When a friend said she’d had a great time staying in a cave in Andalucía and suggested that I try it too, my first thought was ‘does she not know me at all?’ I have never enjoyed roughing it and left my one and only camping trip after just one-night suffering discomfort under the stars. Living in a cave and squatting around on a dusty ledge inside a cramped crevice sounded like my idea of hell, but when she told me a little more about the cave house she had stayed in and showed me the photos, I understood why she was recommending it. The people of the Andalucía region of Spain have been building cave houses, or Casas Cuevas, in the rocky hillsides for many centuries and have developed sophisticated ways of building that are far from just a primitive, hollowed-out space.
My cave house
There are several letting agencies that specialize in Spanish cave houses and it was very easy for me to choose the perfect one. I was surprised at the huge variety of shapes and sizes, with some houses having ten or more bedrooms and including hot tubs, swimming pools, and Jacuzzis. I went for a relatively simple two-bedroomed cave house in the tiny village of Cortes de Baza. This had everything you would expect from a Spanish holiday home, including a kitchen with all appliances including a fridge-freezer and a gas oven and hob. There was a bathroom, complete with a shower, and a living room that had a dining table that seated eight and a huge wood-burning marble fireplace. The only thing missing was air-conditioning but even though the temperature outside the house regularly hit the 40s during the time we were there, inside the cave house the thermometer did not rise above 18C. This wonderful natural coolness is what first led the people of the area to hollow out the stone and build their houses within the rock face. Their sheltered, underground location also keeps them warm and cozy in the winter. Another big plus of our cave house was a large private swimming pool in the lovely gardens outside the house.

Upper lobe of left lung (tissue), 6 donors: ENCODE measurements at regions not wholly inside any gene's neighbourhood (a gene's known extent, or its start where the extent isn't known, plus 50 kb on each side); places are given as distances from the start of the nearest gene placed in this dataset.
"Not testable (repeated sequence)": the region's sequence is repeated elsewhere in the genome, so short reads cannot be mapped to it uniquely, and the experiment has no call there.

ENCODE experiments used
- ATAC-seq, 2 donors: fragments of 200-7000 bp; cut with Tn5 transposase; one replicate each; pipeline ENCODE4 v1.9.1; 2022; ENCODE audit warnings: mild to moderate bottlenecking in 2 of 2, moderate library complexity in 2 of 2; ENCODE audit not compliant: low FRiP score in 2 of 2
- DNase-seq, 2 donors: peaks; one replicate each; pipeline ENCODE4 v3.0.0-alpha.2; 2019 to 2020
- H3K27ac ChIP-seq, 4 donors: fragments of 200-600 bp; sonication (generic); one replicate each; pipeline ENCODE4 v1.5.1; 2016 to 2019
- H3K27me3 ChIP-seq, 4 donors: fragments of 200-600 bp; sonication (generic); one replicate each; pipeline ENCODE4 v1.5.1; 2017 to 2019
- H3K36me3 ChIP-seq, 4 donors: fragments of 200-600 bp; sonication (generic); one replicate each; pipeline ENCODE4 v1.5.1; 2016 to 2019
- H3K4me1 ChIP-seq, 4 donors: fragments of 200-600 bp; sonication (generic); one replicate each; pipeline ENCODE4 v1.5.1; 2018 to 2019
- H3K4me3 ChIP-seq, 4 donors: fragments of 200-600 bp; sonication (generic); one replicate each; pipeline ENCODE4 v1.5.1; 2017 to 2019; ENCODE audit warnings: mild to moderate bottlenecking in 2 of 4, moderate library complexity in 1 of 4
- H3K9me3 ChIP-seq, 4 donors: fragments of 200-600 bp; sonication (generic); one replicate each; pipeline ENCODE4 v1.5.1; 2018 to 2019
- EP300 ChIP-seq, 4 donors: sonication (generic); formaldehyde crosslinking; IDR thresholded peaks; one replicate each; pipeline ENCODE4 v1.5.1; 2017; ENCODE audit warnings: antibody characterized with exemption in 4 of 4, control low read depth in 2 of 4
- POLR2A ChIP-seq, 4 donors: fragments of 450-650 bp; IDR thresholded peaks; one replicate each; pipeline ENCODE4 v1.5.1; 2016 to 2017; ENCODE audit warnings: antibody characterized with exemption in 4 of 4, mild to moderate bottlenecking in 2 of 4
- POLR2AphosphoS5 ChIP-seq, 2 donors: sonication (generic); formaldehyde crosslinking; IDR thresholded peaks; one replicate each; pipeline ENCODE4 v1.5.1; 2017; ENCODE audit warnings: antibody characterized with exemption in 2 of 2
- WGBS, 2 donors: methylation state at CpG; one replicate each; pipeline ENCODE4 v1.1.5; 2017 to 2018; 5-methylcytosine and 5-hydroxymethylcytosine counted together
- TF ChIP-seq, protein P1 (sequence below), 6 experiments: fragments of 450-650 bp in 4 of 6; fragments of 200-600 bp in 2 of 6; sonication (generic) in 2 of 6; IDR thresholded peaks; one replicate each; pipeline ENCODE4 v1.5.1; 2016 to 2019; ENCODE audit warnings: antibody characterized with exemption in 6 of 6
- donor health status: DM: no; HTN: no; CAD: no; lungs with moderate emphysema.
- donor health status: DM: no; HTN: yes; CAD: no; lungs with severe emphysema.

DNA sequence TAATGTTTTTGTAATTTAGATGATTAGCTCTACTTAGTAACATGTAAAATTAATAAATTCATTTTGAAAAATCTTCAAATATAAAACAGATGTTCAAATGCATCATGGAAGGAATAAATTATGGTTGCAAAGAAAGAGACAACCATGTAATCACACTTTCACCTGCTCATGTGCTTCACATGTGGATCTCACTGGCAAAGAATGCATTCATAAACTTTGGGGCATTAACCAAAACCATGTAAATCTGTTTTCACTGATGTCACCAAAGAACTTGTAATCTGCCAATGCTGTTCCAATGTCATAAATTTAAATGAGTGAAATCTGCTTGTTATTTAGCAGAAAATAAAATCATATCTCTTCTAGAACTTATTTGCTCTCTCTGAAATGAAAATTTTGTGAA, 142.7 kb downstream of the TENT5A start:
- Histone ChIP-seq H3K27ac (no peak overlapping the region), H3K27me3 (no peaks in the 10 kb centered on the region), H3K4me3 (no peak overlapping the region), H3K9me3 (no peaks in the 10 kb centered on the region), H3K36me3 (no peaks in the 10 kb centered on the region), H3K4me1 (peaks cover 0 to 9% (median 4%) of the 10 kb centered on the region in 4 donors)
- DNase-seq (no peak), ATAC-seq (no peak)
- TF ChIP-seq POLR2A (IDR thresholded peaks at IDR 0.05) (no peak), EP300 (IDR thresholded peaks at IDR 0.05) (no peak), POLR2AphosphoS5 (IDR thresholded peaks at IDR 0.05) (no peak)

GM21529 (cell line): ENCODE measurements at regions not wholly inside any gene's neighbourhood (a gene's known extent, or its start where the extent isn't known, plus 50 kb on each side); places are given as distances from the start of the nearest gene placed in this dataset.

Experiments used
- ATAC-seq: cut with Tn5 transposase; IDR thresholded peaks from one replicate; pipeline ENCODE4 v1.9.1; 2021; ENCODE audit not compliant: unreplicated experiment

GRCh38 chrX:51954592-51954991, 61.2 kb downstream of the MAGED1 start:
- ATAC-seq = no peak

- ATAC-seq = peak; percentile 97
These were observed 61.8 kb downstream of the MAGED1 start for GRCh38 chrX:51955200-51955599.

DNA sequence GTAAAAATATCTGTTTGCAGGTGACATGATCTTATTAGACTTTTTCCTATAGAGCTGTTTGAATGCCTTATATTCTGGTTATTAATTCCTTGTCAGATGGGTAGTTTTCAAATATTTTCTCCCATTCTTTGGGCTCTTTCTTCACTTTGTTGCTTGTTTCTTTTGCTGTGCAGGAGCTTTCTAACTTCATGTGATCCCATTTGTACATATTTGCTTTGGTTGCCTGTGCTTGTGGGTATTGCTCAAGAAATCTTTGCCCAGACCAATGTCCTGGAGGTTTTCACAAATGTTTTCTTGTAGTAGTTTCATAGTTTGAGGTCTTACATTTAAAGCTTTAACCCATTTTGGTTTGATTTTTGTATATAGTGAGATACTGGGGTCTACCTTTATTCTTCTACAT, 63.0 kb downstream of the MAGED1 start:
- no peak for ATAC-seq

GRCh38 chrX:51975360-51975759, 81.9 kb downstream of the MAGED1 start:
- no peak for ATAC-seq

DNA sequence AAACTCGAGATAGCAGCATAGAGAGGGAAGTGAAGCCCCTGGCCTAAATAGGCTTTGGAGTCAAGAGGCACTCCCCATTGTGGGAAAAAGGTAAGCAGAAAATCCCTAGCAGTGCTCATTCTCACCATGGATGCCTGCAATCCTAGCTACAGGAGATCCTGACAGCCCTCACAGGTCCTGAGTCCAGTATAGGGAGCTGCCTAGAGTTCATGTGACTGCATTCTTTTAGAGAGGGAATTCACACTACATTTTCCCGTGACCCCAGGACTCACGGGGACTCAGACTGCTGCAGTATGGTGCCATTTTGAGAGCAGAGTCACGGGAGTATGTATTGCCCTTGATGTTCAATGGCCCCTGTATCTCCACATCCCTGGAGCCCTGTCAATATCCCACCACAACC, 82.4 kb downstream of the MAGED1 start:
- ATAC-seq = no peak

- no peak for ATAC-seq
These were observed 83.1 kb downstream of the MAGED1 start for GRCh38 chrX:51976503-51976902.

Cortes de Baza, like most of the villages in Andalucía, is a farming village and the pace of life there is slow. Tourists come to stay for peace and tranquility and to enjoy the timeless atmosphere of the valleys, gorges, and pine forests. The village is close to the Sierra de Baza Natural Park and to Lake Negratin, allowing us to spend many days hiking in the unspoiled countryside. There were several small shops in the village where we could buy groceries and there was a weekly market. The larger towns of Baza and Orce were five or six miles away and the historic city of Granada was less than a 2-hour drive to the south.
Getting to Andalucía
Andalucía lies in the southernmost part of Spain, a region that is a long-time favorite with British holidaymakers and has very good transport links with the UK. We chose to fly from our closest airport which is Manchester Airport, getting there by taxi, but other options include self-drive and train travel.
Flying to Andalucía
The closest airport to our holiday home was Granada, which has a flying time from the UK of around 2 hours and 30 minutes. British Airways have regular direct flights to Granada from many UK airports, and Iberia and Vueling Airlines offer indirect flights from many UK locations. Alternative Spanish airports include Malaga, a two-hour drive away, or Alicante, which is two and a half hours from Cortes de Braza. Both these airports have numerous flights from all UK airports, both scheduled and chartered.
Driving to Andalusia
The road journey from the UK to Andalucía takes around 24 hours and involves taking a cross-Channel ferry or using the Channel Tunnel, traveling on the A10 down through France and around the Bay of Biscay before traveling south through Spain via Madrid to Andalucía.
Taking the train to Andalucía
Train travelers need to first take the Eurostar from London to Paris, where they can catch the direct TGV high-speed train to Barcelona which takes about 6.5 hours. From Barcelona, local Spanish trains will take around seven hours to travel to Granada.